The Circumcision of our Lord took place therefore on the eighth day, the last day of the Feast, the “Great Day of the Feast” of John 7.37 (“Tabernacles” had eight days. The Feast of Unleavened Bread had seven days, and Pentecost one. See Lev. 23).

From The Seven Festivals of the Messiah by Eddie Chumney we read this:

As we have stated earlier in this chapter, the Feast of Sukkot (Tabernacles) is called “the season of our joy” and “the feast of the nations.” With this in mind, in Luke 2:10 it is written, “And the angel said unto them, Fear not: for, behold, I bring you good tidings [basar in Hebrew; otherwise known as the gospel] of great joy [Sukkot is called the ‘season of our joy’], which shall be to all people [Sukkot is called ‘the feast of the nations’].” So, we can see from this that the terminology the angel used to announce the birth of Yeshua were themes and messages associated with the Feast of Sukkot (Tabernacles)

Light was also a prominent feature of the Feast of Tabernacles. At the end of the first day of the Feast, the Temple was gloriously illuminated. According to the Mishnah (Succah 5:2), gigantic candelabras stood within the Court of the Women in the temple. Each of the four golden candelabras is said to have been about 75 feet tall. Each candelabra had four branches, and at the top of every branch there was a large bowl. Four young men bearing 10 gallon pitchers of oil would climb ladders to fill the four golden bowls on each candelabra. And then the oil in those bowls was ignited. Picture sixteen beautiful blazes leaping toward the sky from these golden lamps. There was not a courtyard in Jerusalem that was not illuminated by this light (Succah 5:3).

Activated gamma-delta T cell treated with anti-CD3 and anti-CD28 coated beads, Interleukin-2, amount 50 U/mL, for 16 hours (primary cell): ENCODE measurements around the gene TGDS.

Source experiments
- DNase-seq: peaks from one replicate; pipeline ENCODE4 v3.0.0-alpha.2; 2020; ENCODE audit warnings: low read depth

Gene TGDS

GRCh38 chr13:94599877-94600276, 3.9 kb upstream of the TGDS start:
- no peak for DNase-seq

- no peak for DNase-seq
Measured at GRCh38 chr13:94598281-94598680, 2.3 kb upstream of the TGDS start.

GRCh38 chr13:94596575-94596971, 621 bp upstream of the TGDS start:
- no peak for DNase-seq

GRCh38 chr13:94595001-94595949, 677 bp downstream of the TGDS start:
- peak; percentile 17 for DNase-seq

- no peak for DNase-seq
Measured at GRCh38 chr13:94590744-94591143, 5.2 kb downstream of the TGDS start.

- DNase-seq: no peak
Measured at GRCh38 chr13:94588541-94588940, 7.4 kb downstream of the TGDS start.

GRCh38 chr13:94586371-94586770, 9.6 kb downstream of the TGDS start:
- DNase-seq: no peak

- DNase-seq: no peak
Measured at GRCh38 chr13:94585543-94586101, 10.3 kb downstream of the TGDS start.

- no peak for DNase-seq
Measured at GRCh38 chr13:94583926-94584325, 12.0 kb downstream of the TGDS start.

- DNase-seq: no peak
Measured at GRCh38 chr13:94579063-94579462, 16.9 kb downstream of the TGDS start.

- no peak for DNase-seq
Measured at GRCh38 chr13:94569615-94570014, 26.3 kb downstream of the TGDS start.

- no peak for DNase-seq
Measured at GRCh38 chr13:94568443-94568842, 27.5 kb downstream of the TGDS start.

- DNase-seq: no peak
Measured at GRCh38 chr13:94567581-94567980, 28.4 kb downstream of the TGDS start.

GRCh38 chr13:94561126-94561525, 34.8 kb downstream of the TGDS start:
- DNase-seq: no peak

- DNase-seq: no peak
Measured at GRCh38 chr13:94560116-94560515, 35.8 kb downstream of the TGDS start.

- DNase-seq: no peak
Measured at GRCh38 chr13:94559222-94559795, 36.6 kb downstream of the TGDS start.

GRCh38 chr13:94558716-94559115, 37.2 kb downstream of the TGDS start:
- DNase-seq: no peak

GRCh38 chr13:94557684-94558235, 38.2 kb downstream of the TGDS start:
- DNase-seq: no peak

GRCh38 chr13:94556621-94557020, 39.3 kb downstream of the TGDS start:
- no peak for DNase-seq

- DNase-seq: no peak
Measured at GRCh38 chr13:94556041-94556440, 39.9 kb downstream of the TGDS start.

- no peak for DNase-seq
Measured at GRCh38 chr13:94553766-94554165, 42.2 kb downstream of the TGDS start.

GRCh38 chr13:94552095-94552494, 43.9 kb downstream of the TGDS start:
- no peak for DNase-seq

According to Alfred Edersheim (Life and Times of Yeshua the Messiah, chpt. 8):

…the Court of the Women was brilliantly illuminated….In connection with this we mark, that the term ‘light’ was specially applied to the Messiah. In a very interesting passage of the Midrash we are told, that, while commonly windows were made wide within and narrow without, it was the opposite in the Temple of Solomon, because the light issuing from the Sanctuary was to lighten that which was without.